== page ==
Dev Crasta, Ph.D., VA VISN2 Center of Excellence for Suicide Prevention

Telephone-based Coaching Using CRAFT For Intimate Partners of Military 


Eric Kuhn, Ph.D., National Center for PTSD

Chris Erbes, Ph.D., Minneapolis VA Medical Center / University of Minnesota

Shahrzad Mavandadi, Ph.D., CMC VA Medical Center / University of Pennsylvania

James McKay, Ph.D., University of Pennsylvania/ CMC VA Medical Center

Steven Sayers, Ph.D., University of Pennsylvania / CMC VA Medical Center 


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12:30 p m  – 2:00 p m 

L401-L403, Lobby Level

Membership Panel 2

How to Get Published in Cognitive and Behavioral 

Practice and Behavior Therapy

Denise Sloan, Ph.D., Boston University School of Medicine & National 

Center for PTSD

Barbara Kamholz, ABPP, Ph.D., VA Boston HCS & BU School of Medicine

Muniya Khanna, Ph.D., The OCD and Anxiety Institute

Christopher R. Martell, ABPP, Ph.D., University of Massachusetts-Amherst

Jonathan Comer, Ph.D., Florida International University

Trevor Hart, Ph.D., Ryerson University

R. Kathryn McHugh, Ph.D., McLean Hospital/Harvard Medical School

Dean McKay, Ph.D., Fordham University

Rory O’Connor

Brian C. Chu, Ph.D., Graduate School of Applied and Professional 

Psychology, Rutgers University

Key Words: Career Development, Publishing, Professional Development

Join the editors of both Behavior Therapy and Cognitive and Behavioral Practice as 

they discuss ways to tailor your manuscript for their journals. The editorial team of Cogni-

tive and Behavioral Practice, ABCT’s clinically oriented journal, will discuss the mission 

and objectives of the journal. The team will explain the strategies to help less experienced 

authors get published. The session is interactive,.and is designed for both junior clinicians 

and academics as well as more senior therapists who may be less familiar with writing and 

publishing in clinically oriented scientific journals. This is essential for those who have 

clinical techniques they’d like to share but want help in developing them into an article. 

The team will also discuss the new online streaming video features the journal launched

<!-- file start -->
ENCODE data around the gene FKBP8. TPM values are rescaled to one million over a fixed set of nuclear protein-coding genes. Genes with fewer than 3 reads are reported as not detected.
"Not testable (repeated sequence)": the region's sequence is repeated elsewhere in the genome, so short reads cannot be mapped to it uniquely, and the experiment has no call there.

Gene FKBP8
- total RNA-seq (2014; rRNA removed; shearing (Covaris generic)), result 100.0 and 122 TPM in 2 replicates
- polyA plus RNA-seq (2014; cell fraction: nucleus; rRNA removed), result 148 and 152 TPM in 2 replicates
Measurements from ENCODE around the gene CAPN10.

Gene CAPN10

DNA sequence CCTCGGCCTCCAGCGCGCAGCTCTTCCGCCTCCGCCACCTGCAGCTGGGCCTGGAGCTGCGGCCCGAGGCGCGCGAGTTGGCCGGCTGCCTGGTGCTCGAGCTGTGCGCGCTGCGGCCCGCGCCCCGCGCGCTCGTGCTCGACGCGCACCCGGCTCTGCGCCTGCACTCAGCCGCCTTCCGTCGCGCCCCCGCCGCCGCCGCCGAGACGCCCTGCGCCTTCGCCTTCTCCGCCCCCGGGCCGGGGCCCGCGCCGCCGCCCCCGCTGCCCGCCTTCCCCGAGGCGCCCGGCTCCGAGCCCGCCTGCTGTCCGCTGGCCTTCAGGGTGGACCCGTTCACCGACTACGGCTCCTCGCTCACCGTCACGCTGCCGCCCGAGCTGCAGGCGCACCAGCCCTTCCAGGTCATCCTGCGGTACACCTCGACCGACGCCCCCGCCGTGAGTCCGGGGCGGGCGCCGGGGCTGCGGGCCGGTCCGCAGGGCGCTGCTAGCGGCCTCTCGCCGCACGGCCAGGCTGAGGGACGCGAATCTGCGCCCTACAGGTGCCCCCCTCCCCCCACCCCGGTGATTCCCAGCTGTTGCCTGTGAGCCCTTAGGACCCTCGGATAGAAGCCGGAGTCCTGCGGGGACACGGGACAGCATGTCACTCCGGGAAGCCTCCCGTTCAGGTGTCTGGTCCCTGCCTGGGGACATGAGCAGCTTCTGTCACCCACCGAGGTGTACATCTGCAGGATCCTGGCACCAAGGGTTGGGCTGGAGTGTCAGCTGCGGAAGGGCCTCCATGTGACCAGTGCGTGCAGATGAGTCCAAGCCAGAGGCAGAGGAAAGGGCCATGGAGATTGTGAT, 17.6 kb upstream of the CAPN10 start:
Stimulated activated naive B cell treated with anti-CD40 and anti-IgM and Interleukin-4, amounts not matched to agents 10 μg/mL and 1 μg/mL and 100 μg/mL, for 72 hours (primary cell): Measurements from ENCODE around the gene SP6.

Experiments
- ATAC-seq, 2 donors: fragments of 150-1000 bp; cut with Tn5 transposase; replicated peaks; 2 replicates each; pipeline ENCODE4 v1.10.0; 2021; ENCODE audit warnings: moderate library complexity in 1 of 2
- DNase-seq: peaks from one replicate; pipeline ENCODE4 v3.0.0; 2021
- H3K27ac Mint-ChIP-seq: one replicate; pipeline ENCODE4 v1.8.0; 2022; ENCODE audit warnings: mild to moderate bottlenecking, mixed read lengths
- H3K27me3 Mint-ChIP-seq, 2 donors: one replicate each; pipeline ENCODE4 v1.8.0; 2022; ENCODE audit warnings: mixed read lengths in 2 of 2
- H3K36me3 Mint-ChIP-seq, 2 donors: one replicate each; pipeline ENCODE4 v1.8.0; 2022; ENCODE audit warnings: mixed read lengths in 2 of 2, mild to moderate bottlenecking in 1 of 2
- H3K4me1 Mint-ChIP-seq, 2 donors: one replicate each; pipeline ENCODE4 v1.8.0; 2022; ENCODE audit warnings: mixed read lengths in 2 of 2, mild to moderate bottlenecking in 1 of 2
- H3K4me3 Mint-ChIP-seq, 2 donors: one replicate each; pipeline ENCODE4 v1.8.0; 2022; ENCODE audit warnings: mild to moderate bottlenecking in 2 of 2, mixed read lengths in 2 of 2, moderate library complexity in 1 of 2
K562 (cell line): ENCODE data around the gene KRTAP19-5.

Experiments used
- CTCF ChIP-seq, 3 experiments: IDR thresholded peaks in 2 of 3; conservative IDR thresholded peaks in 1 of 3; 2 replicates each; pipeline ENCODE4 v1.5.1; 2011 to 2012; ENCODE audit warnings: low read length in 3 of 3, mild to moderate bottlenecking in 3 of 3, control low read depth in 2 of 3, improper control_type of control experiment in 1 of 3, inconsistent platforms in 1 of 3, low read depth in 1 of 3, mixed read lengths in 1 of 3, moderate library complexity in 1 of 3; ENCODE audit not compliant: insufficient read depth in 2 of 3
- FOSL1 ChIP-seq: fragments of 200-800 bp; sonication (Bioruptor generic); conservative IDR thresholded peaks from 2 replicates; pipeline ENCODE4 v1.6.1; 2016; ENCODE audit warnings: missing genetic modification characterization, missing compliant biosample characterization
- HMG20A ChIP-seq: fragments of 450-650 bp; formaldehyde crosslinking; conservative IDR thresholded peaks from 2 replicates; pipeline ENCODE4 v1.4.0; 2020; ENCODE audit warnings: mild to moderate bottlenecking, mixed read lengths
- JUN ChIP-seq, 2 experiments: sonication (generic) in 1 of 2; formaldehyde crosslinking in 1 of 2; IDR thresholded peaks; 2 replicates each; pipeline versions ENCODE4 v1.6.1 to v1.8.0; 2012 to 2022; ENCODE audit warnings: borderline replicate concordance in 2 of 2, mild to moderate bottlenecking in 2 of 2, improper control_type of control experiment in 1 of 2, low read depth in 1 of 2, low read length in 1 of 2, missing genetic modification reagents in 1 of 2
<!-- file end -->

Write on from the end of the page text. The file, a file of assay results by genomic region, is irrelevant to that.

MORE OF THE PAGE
and ways to better illustrate therapeutic techniques. In addition, the team will talk about 

the newly section on multi-media reviews. The editors of Behavior Therapy, ABCT’s re-

search journal, will talk about the strategies that will help turn a manuscript into an ac-

cepted article. The editors will highlight areas they are hoping to increase and offer tips for 

getting the right mix of discussion, methods, and findings. Questions are welcomed and 

should be the order of the day.

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1:00 p m  – 2:30 p m 

A702, Atrium Level

Research and Professional Development 6

Developing Your Research Career: NIH Training and 

Career Development Funding Opportunities



Ashlee Tipton, Ph.D., National Center for Complementary and 

Integrative Health at NIH


Lisa Uebelacker, Ph.D., Brown University & Butler Hospital


Christina M. Luberto, Ph.D., Massachusetts General Hospital/

Harvard Medical School


Ivan W. Miller, Ph.D., Brown University


Ana M. Abrantes, Ph.D., Brown University


Lauren Weinstock, Ph.D., Brown University & Butler Hospital


Lanay M. Mudd, Ph.D., National Center for Complementary 

and Integrative Health at NIH

Earn 1 5 continuing education credits

Basic level of familiarity with the material

Primary Category: Workforce Development / Training / Supervision

Key Words: Career Development, Research Funding, Professional Development

Applying to the National Institutes of Health (NIH) can seem daunting to many 

students and early career investigators; however, a training or career development award 

is a great opportunity to establish a track-record of funding, obtain pilot data for future 

applications, and receive additional mentorship. The purposes of this panel session are to 

provide an overview of NIH training and career development funding opportunities, tips 

for successful grant submissions and review, and advice on key aspects of planning a suc-

cessful research career with NIH funding. The session presenters will include a program 

officer at the National Center for Complementary and Integrative Health (NCCIH) at the 

NIH (Dr. Mudd), a scientific review officer at NCCIH (Dr. Tipton), a current K23-awardee 

(Dr. Luberto), and a previous K-awardee and now senior investigator with experience as an 

NCCIH training panel reviewer (Dr. Uebelacker). We have also invited three established 

investigators who have served on several NIH review panels and have experience men-

toring junior faculty to participate in a mock study section and join the panel for Q&A 

(Dr. Miller, Dr. Abrantes, and Dr. Weinstock). Dr.’s Mudd and Tipton will provide an 

overview of funding opportunities and the NIH review process, as well as describe fund-